“Explorations- Science Sculptures” at the Gregg Museum

The Gregg Museum’s new exhibit “Explorations- Science Sculptures” features a series of sculptures expertly crafted by artist Christina Weisner, a professor at the College of the Albemarle in Elizabeth City. The exhibit is Weisner’s reinterpretation of scientific objects and explores subjects like geological time versus human time and form versus function.

“Ocean Bottom Seismometers,” and “Untitled” in the background.

Evelyn McCauley, the marketing and communications coordinator of the Gregg Museum, says that Weisner is “deeply involved in the backstory of all she finds.” This is demonstrated in the work of Ocean Bottom Seismometers, which repurposes glass bowls formerly used as protective covers for ocean seismometers. The bowls are now turned around and attached to an electronic arm with a golf ball on the end of it, which hits the bowl when an earthquake somewhere around the world is detected. One of the bowls even has a working seismometer in it, which detects floor movements from people in the gallery.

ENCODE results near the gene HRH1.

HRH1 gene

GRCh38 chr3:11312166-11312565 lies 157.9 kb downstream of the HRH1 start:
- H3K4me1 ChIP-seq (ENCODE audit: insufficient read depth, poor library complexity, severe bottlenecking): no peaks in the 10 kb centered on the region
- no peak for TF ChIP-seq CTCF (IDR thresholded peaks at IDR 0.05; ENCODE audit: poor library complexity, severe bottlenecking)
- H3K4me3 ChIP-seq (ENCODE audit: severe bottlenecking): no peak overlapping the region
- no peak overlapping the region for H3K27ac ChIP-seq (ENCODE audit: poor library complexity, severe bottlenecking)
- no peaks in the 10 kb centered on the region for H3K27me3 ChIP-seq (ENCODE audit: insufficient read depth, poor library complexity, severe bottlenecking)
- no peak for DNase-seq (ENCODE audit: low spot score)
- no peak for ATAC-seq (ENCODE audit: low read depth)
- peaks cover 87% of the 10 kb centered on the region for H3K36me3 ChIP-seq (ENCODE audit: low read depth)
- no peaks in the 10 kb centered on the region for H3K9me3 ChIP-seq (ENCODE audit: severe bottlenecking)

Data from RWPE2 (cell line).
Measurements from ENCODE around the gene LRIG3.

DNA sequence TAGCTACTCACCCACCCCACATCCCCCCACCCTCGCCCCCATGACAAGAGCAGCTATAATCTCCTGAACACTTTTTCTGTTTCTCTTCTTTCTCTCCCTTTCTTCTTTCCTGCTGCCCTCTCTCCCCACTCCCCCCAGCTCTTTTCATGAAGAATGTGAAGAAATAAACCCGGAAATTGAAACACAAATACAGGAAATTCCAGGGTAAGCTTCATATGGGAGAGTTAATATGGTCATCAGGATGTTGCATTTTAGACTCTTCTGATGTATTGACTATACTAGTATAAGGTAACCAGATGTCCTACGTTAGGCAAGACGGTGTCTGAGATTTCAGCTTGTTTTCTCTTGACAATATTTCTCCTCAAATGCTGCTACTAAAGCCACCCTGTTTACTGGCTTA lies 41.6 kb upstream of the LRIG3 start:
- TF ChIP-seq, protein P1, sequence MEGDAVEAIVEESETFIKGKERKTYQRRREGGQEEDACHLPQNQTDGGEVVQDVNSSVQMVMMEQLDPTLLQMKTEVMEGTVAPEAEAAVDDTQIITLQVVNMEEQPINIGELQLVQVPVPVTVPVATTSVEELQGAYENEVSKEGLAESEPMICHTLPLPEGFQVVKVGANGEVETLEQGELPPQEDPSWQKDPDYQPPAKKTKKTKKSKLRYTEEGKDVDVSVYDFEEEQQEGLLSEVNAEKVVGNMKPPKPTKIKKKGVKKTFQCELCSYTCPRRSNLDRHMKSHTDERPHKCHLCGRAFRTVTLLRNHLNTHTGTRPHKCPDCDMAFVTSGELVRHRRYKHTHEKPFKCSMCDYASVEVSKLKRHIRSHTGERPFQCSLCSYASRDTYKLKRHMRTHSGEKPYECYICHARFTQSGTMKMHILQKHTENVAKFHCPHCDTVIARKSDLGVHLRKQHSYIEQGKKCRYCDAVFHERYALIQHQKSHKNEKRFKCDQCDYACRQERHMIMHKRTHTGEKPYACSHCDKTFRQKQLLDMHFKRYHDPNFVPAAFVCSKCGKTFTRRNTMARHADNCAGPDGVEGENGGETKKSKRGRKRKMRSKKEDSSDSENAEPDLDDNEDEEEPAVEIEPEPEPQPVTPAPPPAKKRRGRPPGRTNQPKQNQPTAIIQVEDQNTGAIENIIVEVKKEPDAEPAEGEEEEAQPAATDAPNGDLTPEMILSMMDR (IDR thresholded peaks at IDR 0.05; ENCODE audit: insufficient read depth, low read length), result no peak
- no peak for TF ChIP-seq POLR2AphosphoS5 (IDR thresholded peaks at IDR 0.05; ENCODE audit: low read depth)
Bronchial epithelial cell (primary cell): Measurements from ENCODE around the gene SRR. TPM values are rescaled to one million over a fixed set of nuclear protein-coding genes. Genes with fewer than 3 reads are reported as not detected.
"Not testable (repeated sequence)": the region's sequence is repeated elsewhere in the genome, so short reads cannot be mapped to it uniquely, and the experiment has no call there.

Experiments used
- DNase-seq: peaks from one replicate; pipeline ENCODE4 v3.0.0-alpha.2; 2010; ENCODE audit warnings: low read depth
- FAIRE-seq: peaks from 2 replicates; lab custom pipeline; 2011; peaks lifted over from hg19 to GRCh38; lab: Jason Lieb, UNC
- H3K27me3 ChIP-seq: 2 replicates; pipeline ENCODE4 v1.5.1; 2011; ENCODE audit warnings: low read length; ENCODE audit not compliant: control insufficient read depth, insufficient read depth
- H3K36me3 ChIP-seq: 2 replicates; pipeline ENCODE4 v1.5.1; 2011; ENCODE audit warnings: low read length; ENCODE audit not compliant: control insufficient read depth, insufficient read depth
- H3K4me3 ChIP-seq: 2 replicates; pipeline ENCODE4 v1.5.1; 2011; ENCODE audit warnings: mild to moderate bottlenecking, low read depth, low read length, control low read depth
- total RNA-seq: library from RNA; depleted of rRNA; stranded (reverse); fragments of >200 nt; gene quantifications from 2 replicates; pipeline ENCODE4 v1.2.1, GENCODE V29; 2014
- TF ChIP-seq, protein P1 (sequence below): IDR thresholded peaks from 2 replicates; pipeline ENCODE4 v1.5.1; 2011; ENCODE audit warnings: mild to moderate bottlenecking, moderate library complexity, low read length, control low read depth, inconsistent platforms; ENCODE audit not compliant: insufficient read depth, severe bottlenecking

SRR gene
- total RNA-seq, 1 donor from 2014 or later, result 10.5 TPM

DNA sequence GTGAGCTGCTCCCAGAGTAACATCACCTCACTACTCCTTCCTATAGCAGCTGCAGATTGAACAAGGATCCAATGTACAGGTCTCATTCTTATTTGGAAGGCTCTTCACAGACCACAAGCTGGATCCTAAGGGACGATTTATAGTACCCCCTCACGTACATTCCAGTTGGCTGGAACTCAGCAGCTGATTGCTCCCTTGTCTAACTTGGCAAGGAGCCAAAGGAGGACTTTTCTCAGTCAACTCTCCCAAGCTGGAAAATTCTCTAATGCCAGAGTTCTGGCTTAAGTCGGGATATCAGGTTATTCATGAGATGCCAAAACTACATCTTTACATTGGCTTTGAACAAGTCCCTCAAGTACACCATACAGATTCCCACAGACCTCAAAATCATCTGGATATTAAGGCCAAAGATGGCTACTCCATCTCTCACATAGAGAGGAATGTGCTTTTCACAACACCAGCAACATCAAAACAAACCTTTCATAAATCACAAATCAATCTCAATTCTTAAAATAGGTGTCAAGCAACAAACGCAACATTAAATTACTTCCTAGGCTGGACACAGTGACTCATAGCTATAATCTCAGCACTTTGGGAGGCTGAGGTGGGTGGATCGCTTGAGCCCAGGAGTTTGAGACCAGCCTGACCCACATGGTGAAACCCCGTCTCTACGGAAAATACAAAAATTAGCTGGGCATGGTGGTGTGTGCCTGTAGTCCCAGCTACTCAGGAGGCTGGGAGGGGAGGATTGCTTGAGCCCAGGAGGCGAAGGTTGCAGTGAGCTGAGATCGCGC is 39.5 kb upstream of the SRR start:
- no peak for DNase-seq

“It encourages viewers to make a direct comparison of their movements in and around the sculpture with the movement of the earth,” says artist Christina Weisner.

“Shock Metamorphism”

A number of her pieces also explore the Ries crater, a major meteorite that hit the southern German town of Nördlingen 14.4 million years ago. Shock Metamorphism features 24 detailed photographs of microscopic sections of rock samples from where the meteorite landed. McCauley’s favorite piece is Untitled, a video loop which pairs footage of the asteroid Vesta alongside a staircase from a church in Nördlingen, which was built with stones from the geological remains of the meteorite that hit millions of years ago.

McCauley is excited “Explorations” is in Raleigh, as it combines art and creativity with math and science “in a way that NC State really gets… there’s a heavy engineering focus to the way [Weisner] creates.”

Weisner will be giving an artist’s talk on Thursday, February 28th, at 6pm that will explore her exhibit in greater detail. “Explorations- Science Sculptures” will be at the Gregg until July 28th and is free and open to the public.